Solid progress is being made on the new bridge construction.
"This remainder of this year we are focused on getting the Phase 1 deck poured on the new structure and tied into the new concrete paved intersections of the interchange," said Cunningham. "The biggest challenges have been the restricted flow of the interchange, which has three of the four ramps closed and SR 37 is northbound only. We have completed all of Phase 1 demolition and substructure work on the new structure. Weather will dictate whether or not we can switch traffic onto the new bridge this year.
"Demolition of the existing structure was safely and quickly completed despite an existing beam having prior damage," he added. "All the existing concrete deck was hauled to a local stone quarry where they intend to crush it and reuse it locally. This structure utilized the mechanically stabilized earth design. This is a common type of construction you see regionally and lends a lot of options to size and shape when it comes to walls and bridges, with a minimal footprint."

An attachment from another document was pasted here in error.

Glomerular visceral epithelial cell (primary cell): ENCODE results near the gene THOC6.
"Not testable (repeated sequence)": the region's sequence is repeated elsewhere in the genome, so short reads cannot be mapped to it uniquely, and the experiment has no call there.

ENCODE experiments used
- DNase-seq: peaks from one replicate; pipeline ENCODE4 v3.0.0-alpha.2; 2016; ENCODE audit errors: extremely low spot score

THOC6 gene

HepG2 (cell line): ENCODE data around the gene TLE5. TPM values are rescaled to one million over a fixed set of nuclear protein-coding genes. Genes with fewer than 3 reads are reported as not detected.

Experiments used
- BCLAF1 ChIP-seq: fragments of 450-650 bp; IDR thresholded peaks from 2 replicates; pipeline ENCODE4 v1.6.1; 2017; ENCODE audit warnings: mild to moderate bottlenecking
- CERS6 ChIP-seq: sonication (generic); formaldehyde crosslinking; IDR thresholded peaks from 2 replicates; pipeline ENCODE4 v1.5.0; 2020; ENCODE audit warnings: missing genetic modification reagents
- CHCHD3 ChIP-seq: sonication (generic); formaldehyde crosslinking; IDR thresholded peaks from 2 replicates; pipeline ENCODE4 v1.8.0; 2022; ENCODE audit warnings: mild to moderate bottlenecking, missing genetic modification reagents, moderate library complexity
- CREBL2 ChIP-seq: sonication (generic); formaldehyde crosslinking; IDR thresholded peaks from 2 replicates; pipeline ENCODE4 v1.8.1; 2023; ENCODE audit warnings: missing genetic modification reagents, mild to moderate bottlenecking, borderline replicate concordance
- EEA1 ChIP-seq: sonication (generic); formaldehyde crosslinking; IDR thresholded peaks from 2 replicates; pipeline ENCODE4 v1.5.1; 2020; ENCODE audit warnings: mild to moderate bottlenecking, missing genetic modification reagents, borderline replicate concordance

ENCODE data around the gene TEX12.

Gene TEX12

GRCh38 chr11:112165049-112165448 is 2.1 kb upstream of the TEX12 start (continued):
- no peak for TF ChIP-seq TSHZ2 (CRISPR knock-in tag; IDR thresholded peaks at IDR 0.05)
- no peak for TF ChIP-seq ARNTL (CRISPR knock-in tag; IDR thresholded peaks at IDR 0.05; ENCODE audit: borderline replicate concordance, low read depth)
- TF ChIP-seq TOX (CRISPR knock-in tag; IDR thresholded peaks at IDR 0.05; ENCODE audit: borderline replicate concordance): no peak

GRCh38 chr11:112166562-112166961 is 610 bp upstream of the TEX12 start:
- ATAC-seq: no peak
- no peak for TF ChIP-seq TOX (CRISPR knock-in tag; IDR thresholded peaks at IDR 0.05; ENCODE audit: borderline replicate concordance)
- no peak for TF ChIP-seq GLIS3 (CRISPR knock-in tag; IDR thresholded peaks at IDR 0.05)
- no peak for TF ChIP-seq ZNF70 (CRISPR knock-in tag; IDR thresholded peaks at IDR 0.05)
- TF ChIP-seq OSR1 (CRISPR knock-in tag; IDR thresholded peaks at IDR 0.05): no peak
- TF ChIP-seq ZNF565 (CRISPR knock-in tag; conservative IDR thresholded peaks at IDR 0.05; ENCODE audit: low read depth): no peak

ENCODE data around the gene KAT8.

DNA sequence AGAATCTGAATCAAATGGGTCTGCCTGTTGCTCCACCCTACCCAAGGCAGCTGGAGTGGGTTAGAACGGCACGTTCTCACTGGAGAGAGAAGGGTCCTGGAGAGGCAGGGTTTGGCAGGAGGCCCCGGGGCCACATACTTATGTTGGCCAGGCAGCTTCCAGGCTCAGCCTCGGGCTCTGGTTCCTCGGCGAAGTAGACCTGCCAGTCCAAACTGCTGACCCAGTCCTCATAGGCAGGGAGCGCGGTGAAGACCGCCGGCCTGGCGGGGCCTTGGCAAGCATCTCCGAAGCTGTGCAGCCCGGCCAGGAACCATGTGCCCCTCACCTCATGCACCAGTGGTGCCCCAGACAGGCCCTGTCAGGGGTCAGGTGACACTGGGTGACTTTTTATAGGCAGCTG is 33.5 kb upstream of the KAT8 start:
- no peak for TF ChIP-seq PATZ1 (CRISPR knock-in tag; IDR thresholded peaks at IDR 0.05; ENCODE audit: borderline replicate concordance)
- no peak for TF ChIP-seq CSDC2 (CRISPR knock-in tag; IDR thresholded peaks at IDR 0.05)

The additions for the turn lanes on the ramps and approaches to the intersections and roads are proceeding as planned.
"The work is going as planned and will be completed next year," said Cunningham. "The last phase of the project has time restrictions for portions of the construction on River Road and the new east bound ramp. Both sections carry an incentive/disincentive for time to complete. We will be working with ODOT to minimize the impact when we begin construction in those areas."
This project does not cover a great distance of lane widening, but is being built in an area that takes detail in aesthetics.